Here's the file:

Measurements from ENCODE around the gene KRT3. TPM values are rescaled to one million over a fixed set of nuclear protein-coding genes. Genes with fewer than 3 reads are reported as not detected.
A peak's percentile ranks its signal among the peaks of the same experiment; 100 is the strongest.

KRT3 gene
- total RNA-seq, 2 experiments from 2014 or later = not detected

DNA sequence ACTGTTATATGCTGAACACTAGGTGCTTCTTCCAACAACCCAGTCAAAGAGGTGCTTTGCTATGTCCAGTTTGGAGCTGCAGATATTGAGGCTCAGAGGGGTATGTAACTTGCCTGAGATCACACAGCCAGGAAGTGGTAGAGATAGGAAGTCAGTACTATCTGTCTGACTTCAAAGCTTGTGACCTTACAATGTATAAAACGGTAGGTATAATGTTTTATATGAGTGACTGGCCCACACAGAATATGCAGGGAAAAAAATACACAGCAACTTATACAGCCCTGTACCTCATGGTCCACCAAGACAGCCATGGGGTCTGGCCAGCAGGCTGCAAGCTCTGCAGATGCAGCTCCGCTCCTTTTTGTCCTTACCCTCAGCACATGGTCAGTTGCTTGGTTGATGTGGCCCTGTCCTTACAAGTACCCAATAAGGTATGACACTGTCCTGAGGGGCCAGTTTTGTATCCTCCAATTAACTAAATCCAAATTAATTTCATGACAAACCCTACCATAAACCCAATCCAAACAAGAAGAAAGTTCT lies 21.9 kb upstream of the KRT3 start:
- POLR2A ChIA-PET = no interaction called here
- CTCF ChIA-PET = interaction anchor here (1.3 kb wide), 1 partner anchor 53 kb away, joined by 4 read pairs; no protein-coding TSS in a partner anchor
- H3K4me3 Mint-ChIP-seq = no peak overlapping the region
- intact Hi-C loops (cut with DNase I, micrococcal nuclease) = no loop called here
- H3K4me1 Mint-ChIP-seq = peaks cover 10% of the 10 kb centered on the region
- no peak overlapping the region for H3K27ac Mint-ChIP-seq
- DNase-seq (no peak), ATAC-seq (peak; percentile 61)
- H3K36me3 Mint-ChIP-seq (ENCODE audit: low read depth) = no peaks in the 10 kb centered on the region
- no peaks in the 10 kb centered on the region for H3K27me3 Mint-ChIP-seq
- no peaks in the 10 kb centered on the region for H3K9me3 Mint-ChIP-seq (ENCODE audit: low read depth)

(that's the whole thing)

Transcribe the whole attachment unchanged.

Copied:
Measurements from ENCODE around the gene KRT3. TPM values are rescaled to one million over a fixed set of nuclear protein-coding genes. Genes with fewer than 3 reads are reported as not detected.
A peak's percentile ranks its signal among the peaks of the same experiment; 100 is the strongest.

KRT3 gene
- total RNA-seq, 2 experiments from 2014 or later = not detected

DNA sequence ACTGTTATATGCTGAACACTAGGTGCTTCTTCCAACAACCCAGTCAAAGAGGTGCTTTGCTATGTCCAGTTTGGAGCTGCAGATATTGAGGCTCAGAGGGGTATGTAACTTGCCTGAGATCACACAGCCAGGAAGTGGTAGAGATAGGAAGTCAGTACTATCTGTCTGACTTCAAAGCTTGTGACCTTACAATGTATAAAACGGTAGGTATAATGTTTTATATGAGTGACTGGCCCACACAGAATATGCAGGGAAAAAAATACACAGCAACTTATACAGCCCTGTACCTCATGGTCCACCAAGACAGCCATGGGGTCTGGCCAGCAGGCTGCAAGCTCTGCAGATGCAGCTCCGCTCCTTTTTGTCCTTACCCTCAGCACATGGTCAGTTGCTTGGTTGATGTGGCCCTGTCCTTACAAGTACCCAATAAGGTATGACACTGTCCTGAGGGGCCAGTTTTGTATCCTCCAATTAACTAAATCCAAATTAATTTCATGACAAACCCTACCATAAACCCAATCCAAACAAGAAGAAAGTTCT lies 21.9 kb upstream of the KRT3 start:
- POLR2A ChIA-PET = no interaction called here
- CTCF ChIA-PET = interaction anchor here (1.3 kb wide), 1 partner anchor 53 kb away, joined by 4 read pairs; no protein-coding TSS in a partner anchor
- H3K4me3 Mint-ChIP-seq = no peak overlapping the region
- intact Hi-C loops (cut with DNase I, micrococcal nuclease) = no loop called here
- H3K4me1 Mint-ChIP-seq = peaks cover 10% of the 10 kb centered on the region
- no peak overlapping the region for H3K27ac Mint-ChIP-seq
- DNase-seq (no peak), ATAC-seq (peak; percentile 61)
- H3K36me3 Mint-ChIP-seq (ENCODE audit: low read depth) = no peaks in the 10 kb centered on the region
- no peaks in the 10 kb centered on the region for H3K27me3 Mint-ChIP-seq
- no peaks in the 10 kb centered on the region for H3K9me3 Mint-ChIP-seq (ENCODE audit: low read depth)